For example, at the 2016 Irish General election, 23 TDs were elected on the first count. Everybody else – the vast majority of those elected – required transfers to make it across the line. Those TDs who get elected on the first count, without the need for transfers, tend to come from one of two camps: The very high profile, long serving politician who is personally popular, or the candidate whose party has happened to catch a wave of support. It is a very rare occurrence, amongst politicians, to be elected on the first count.

That means that, to maximise your chances of getting elected, you need transfers: Second, and third, and fourth, and fifth preferences.

Think about what that means: It means that every single ambitious politician must try and appeal to the widest range of voters possible. A political party that actively opposed a particular group of voters would be hurting itself immeasurably by cutting itself off from a well of potential transfers. Again, all of this sounds good: Sure, don’t we want politicians who appeal to as many voters as possible?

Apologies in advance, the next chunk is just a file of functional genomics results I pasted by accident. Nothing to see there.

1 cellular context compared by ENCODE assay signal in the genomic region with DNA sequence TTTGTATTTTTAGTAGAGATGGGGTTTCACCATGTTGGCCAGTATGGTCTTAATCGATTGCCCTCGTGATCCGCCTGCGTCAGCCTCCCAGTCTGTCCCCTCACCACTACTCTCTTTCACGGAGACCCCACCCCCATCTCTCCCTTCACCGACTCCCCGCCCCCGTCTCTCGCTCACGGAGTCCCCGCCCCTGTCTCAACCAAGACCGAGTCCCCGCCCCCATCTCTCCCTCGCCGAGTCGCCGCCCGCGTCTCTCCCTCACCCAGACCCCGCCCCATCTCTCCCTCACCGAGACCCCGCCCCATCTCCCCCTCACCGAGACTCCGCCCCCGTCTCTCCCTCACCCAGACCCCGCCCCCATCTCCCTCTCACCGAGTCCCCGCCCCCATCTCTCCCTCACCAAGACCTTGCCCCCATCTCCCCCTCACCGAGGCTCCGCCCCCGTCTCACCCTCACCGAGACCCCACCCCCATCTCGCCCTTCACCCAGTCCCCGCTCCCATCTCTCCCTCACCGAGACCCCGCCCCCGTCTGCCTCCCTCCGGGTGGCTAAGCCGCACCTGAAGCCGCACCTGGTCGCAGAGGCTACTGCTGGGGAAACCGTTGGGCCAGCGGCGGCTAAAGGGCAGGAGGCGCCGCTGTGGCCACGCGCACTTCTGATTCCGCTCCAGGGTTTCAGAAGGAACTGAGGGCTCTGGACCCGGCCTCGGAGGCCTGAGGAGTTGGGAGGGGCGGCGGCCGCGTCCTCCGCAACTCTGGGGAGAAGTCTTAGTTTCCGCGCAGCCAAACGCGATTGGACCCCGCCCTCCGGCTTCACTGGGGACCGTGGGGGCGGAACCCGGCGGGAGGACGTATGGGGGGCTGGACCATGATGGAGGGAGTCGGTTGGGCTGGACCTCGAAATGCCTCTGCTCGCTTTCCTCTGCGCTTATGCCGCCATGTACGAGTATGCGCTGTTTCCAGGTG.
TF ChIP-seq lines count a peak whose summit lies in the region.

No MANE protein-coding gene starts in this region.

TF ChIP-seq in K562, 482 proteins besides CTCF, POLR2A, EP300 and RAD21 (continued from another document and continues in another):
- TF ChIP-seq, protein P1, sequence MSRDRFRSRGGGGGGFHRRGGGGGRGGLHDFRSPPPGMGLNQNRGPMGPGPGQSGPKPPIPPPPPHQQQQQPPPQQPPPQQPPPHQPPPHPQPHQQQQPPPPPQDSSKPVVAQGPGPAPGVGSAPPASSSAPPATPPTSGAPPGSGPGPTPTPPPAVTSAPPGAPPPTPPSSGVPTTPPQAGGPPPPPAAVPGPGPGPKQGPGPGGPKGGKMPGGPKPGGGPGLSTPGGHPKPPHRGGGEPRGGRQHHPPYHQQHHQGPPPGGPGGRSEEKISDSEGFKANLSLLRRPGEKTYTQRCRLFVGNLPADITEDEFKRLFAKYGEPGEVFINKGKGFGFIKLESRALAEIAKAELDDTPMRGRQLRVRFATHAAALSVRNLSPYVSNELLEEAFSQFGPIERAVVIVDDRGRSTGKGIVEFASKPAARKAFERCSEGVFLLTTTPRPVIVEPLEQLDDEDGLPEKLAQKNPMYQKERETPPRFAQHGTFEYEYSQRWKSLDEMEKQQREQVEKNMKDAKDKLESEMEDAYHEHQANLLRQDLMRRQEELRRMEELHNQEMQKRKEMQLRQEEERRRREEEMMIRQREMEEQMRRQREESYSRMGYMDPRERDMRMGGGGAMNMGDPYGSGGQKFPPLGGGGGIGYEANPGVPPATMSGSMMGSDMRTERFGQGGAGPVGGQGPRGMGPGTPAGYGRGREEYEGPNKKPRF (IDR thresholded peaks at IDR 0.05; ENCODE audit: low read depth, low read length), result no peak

No.

We do not, and should not, want that. Because the end result is always the same: Policy herding. Groupthink. Everybody espousing the same policy, and few with the courage to say that the majority position is dangerous nonsense, even when it is.

Here’s a statement of fact, which will outrage partisans: There is very little substantive difference between Fine Gael and Fianna Fail and Sinn Fein on housing, health, or any other issue. The differences that do exist are differences of tone and emphasis: All parties would “invest” in housing and “invest” in health and “invest” in everything else. On the EU, they move in lockstep. On Green issues: Lockstep. On Lockdowns: Lockstep.

To the extent that there are differences, they are differences of tone, not of approach. This is explemplified between the differening approaches of Sinn Fein and the Government: Sinn Fein’s tone is one of alarm, and crisis. The Government’s is that the country is doing well. There’s not much difference on policy: The voter is encouraged to vote based on their perception of the state, and policy differences tend to get played down.

And that, because of our system, makes sense: If they cannot get your first preference, they want your second preference, or your third. The best way to get those preferences is to be as close as possible in ideology and policy to the party you are giving your first preference to.